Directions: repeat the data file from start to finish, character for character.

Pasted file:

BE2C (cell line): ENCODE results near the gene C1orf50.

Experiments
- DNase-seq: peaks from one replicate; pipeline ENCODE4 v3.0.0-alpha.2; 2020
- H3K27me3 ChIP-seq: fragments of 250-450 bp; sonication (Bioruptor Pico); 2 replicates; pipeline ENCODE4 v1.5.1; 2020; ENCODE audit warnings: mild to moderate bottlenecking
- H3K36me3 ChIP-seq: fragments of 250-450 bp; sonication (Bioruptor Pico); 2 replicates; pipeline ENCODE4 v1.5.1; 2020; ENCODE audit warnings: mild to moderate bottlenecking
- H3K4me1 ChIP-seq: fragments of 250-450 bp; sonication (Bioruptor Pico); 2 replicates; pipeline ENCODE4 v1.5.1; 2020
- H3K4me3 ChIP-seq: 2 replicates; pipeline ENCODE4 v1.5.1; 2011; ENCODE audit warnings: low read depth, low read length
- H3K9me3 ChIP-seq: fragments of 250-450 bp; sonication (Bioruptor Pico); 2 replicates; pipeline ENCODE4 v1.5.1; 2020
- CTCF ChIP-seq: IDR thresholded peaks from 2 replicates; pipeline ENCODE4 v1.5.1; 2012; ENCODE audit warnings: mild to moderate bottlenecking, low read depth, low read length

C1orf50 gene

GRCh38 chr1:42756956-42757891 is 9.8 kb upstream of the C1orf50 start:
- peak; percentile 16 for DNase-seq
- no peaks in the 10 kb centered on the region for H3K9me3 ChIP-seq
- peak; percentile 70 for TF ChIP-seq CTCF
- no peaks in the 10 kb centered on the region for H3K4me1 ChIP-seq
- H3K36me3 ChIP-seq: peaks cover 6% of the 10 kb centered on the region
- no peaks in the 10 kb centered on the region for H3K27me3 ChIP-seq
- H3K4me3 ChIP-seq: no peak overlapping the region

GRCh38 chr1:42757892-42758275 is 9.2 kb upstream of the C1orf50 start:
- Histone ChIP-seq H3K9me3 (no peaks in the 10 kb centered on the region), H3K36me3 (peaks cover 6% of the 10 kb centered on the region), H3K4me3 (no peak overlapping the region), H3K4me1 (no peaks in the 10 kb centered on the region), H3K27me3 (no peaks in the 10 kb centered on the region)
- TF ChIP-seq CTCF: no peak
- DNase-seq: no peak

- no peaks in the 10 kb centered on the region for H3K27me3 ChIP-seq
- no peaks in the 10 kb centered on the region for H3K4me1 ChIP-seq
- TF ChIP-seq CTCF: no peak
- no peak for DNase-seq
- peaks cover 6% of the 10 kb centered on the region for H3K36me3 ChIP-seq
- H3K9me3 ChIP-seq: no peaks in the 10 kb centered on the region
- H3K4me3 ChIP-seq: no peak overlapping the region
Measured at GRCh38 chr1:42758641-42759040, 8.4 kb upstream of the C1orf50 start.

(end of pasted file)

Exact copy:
BE2C (cell line): ENCODE results near the gene C1orf50.

Experiments
- DNase-seq: peaks from one replicate; pipeline ENCODE4 v3.0.0-alpha.2; 2020
- H3K27me3 ChIP-seq: fragments of 250-450 bp; sonication (Bioruptor Pico); 2 replicates; pipeline ENCODE4 v1.5.1; 2020; ENCODE audit warnings: mild to moderate bottlenecking
- H3K36me3 ChIP-seq: fragments of 250-450 bp; sonication (Bioruptor Pico); 2 replicates; pipeline ENCODE4 v1.5.1; 2020; ENCODE audit warnings: mild to moderate bottlenecking
- H3K4me1 ChIP-seq: fragments of 250-450 bp; sonication (Bioruptor Pico); 2 replicates; pipeline ENCODE4 v1.5.1; 2020
- H3K4me3 ChIP-seq: 2 replicates; pipeline ENCODE4 v1.5.1; 2011; ENCODE audit warnings: low read depth, low read length
- H3K9me3 ChIP-seq: fragments of 250-450 bp; sonication (Bioruptor Pico); 2 replicates; pipeline ENCODE4 v1.5.1; 2020
- CTCF ChIP-seq: IDR thresholded peaks from 2 replicates; pipeline ENCODE4 v1.5.1; 2012; ENCODE audit warnings: mild to moderate bottlenecking, low read depth, low read length

C1orf50 gene

GRCh38 chr1:42756956-42757891 is 9.8 kb upstream of the C1orf50 start:
- peak; percentile 16 for DNase-seq
- no peaks in the 10 kb centered on the region for H3K9me3 ChIP-seq
- peak; percentile 70 for TF ChIP-seq CTCF
- no peaks in the 10 kb centered on the region for H3K4me1 ChIP-seq
- H3K36me3 ChIP-seq: peaks cover 6% of the 10 kb centered on the region
- no peaks in the 10 kb centered on the region for H3K27me3 ChIP-seq
- H3K4me3 ChIP-seq: no peak overlapping the region

GRCh38 chr1:42757892-42758275 is 9.2 kb upstream of the C1orf50 start:
- Histone ChIP-seq H3K9me3 (no peaks in the 10 kb centered on the region), H3K36me3 (peaks cover 6% of the 10 kb centered on the region), H3K4me3 (no peak overlapping the region), H3K4me1 (no peaks in the 10 kb centered on the region), H3K27me3 (no peaks in the 10 kb centered on the region)
- TF ChIP-seq CTCF: no peak
- DNase-seq: no peak

- no peaks in the 10 kb centered on the region for H3K27me3 ChIP-seq
- no peaks in the 10 kb centered on the region for H3K4me1 ChIP-seq
- TF ChIP-seq CTCF: no peak
- no peak for DNase-seq
- peaks cover 6% of the 10 kb centered on the region for H3K36me3 ChIP-seq
- H3K9me3 ChIP-seq: no peaks in the 10 kb centered on the region
- H3K4me3 ChIP-seq: no peak overlapping the region
Measured at GRCh38 chr1:42758641-42759040, 8.4 kb upstream of the C1orf50 start.